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Department of State bulletin (Volume v. 46, Jan- Mar 1962) online

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this double standard of judgment, serious con-
sequences for world peace, and for the United
Nations itself, are inevitable. Specifically if the
use of force against territories under the control
of other states is to be condoned for anticolonial
reasons, it can also be condoned for other reasons —
and we will have opened Pandora's box.

This is not a matter of colonialism or anti-
colonialism. The United States delegation in
this General Assembly has made clear on many
occasions the anticolonial views of the United
States. This was a question of the use of force in
violation of the charter in the opinion of a large
majority of the Security Council.

It is evident that neither the United Nations it-
self nor some of its members have used as well or
as often as they might the procedures for peaceful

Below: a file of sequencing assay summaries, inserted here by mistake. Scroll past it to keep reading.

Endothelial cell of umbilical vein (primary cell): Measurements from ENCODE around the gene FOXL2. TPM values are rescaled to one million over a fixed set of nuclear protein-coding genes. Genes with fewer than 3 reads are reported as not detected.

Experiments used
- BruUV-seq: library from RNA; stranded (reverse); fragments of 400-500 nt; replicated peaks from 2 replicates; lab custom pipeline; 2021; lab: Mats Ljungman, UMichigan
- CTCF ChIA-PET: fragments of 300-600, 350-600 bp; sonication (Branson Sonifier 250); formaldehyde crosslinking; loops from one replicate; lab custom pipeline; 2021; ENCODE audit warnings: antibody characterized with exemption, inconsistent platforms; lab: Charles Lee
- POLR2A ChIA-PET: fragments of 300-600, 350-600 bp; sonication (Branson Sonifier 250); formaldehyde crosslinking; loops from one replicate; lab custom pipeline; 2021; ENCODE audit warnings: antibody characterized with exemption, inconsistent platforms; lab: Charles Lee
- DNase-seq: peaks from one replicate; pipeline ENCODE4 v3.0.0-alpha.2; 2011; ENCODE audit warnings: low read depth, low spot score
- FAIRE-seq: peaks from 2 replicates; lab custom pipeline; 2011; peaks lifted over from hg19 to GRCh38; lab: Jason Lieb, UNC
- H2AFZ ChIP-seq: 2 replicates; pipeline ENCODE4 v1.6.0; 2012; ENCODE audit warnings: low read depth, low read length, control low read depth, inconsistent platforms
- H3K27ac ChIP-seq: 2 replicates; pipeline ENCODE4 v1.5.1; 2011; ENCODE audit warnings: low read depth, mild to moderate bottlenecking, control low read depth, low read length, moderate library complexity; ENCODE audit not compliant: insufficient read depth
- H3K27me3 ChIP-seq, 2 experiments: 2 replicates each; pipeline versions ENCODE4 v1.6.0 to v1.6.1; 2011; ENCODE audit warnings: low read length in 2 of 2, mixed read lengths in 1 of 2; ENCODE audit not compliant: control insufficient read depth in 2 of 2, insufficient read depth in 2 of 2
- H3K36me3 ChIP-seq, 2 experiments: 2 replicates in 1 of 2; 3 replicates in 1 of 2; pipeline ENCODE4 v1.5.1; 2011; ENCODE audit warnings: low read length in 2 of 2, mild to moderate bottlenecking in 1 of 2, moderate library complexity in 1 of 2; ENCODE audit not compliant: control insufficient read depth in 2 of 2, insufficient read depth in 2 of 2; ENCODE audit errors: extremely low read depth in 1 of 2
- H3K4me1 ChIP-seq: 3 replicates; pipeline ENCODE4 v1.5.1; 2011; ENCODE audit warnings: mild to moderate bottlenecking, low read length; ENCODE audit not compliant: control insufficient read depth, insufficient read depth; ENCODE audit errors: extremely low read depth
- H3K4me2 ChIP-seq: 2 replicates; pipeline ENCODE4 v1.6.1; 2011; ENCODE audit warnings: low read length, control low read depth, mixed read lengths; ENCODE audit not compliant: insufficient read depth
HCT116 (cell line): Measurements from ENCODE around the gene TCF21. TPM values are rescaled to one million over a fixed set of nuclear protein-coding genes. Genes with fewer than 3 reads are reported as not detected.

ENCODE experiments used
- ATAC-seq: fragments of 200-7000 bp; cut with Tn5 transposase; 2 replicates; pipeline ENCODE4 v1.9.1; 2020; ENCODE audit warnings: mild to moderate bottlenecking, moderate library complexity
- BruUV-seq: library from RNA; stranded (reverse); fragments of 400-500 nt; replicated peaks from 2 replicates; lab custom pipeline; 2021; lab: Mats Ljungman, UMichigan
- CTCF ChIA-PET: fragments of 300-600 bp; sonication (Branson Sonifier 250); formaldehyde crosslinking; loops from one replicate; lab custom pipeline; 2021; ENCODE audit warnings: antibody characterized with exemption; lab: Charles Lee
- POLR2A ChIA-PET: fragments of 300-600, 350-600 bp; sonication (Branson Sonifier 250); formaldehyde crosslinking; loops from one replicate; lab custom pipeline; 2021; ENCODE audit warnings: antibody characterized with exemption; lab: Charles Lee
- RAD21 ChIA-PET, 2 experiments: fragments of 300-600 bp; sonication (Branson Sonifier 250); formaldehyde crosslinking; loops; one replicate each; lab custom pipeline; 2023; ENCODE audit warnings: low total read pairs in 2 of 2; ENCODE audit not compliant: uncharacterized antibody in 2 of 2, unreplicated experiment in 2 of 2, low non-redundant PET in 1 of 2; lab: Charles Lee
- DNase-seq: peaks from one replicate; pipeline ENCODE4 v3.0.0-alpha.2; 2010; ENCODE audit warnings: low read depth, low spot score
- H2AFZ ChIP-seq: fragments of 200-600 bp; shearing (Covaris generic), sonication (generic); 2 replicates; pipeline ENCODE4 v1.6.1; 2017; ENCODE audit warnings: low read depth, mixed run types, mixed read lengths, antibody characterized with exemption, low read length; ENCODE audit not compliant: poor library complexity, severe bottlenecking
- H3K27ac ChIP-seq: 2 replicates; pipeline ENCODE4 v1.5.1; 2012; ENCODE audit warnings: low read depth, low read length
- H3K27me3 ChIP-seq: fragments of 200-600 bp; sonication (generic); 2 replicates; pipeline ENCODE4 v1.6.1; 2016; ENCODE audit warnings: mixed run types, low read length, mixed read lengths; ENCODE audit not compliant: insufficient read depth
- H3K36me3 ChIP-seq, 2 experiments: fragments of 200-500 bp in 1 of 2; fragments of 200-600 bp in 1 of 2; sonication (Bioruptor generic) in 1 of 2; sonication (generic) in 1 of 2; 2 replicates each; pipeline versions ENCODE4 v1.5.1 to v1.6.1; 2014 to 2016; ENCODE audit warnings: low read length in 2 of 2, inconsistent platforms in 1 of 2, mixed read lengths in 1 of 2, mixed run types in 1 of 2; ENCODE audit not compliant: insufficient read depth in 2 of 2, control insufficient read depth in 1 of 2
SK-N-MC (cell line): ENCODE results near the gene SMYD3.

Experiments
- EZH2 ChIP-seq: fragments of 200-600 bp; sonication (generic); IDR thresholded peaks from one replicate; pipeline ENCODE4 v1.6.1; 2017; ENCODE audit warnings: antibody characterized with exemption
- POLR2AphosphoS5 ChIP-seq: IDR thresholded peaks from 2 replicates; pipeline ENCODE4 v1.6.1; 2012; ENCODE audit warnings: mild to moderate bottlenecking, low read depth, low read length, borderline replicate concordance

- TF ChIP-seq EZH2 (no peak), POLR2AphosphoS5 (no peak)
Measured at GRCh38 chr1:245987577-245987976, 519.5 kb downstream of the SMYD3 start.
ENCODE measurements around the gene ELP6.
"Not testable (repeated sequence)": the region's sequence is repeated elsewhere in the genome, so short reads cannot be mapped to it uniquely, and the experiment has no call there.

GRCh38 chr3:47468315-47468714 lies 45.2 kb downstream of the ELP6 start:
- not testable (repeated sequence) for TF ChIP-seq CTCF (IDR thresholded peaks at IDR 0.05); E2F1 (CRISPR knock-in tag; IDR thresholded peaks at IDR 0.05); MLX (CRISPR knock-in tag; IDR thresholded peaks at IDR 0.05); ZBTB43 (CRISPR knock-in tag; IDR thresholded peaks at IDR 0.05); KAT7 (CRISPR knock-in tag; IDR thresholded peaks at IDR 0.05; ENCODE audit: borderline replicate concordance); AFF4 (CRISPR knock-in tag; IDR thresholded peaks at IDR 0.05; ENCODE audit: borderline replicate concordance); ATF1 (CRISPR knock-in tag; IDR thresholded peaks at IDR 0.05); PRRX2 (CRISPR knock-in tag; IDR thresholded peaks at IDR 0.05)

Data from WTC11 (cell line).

settlement laid down in the charter, and the peace-
keeping machinery of the United Nations. Nor
have we paid enough attention to improving and
expanding that machinery.

But we are by no means disheartened. The
United Nations in this year has achieved notable
and life-giving successes. As for the failures, our
only permissible reaction to them is a new dedica-
tion to success. If our present methods are inade-
quate to the task, we must repair and improve
them. The task remains what it was : not the facile
choice between peace and justice, but peace with
justice — for only in justice can real peace be
attained.

In concluding, let me express my appreciation